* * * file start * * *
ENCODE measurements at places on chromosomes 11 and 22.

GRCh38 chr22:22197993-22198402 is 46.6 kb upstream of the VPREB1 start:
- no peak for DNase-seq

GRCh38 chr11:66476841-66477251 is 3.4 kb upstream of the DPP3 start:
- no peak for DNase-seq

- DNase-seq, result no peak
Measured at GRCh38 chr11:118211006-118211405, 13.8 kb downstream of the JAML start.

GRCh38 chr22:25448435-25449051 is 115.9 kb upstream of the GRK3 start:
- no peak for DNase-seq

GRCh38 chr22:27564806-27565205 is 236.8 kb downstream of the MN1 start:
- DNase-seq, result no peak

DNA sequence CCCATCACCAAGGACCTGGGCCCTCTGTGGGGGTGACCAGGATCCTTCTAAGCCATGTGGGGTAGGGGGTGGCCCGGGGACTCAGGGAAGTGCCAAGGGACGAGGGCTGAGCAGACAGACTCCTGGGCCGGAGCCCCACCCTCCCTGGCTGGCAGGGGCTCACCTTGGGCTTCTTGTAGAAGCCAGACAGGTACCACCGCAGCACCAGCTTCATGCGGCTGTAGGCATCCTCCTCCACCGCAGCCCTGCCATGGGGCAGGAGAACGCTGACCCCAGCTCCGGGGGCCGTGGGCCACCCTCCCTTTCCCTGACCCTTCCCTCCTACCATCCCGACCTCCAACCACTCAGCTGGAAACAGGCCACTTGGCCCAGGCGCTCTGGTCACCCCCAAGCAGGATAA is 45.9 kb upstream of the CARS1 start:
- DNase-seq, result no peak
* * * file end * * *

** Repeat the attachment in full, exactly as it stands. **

ENCODE measurements at places on chromosomes 11 and 22.

GRCh38 chr22:22197993-22198402 is 46.6 kb upstream of the VPREB1 start:
- no peak for DNase-seq

GRCh38 chr11:66476841-66477251 is 3.4 kb upstream of the DPP3 start:
- no peak for DNase-seq

- DNase-seq, result no peak
Measured at GRCh38 chr11:118211006-118211405, 13.8 kb downstream of the JAML start.

GRCh38 chr22:25448435-25449051 is 115.9 kb upstream of the GRK3 start:
- no peak for DNase-seq

GRCh38 chr22:27564806-27565205 is 236.8 kb downstream of the MN1 start:
- DNase-seq, result no peak

DNA sequence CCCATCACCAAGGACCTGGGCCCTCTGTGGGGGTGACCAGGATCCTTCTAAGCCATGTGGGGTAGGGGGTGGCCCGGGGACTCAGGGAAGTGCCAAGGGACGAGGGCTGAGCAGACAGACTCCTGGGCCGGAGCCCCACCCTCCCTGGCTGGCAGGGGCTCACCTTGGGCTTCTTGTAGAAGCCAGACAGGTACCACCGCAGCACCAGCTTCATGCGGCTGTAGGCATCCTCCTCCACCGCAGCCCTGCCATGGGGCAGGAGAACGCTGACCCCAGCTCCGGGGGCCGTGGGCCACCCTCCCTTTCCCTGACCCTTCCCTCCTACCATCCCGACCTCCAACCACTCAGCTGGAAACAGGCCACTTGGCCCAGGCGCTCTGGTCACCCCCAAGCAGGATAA is 45.9 kb upstream of the CARS1 start:
- DNase-seq, result no peak